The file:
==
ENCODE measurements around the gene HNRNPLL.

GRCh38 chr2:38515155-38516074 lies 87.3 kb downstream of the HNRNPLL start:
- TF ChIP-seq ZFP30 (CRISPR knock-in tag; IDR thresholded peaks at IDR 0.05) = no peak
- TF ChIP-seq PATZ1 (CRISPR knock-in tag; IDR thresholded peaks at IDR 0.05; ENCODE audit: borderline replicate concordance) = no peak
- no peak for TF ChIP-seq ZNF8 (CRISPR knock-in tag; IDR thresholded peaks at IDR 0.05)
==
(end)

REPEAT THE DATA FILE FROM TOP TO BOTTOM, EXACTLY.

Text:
ENCODE measurements around the gene HNRNPLL.

GRCh38 chr2:38515155-38516074 lies 87.3 kb downstream of the HNRNPLL start:
- TF ChIP-seq ZFP30 (CRISPR knock-in tag; IDR thresholded peaks at IDR 0.05) = no peak
- TF ChIP-seq PATZ1 (CRISPR knock-in tag; IDR thresholded peaks at IDR 0.05; ENCODE audit: borderline replicate concordance) = no peak
- no peak for TF ChIP-seq ZNF8 (CRISPR knock-in tag; IDR thresholded peaks at IDR 0.05)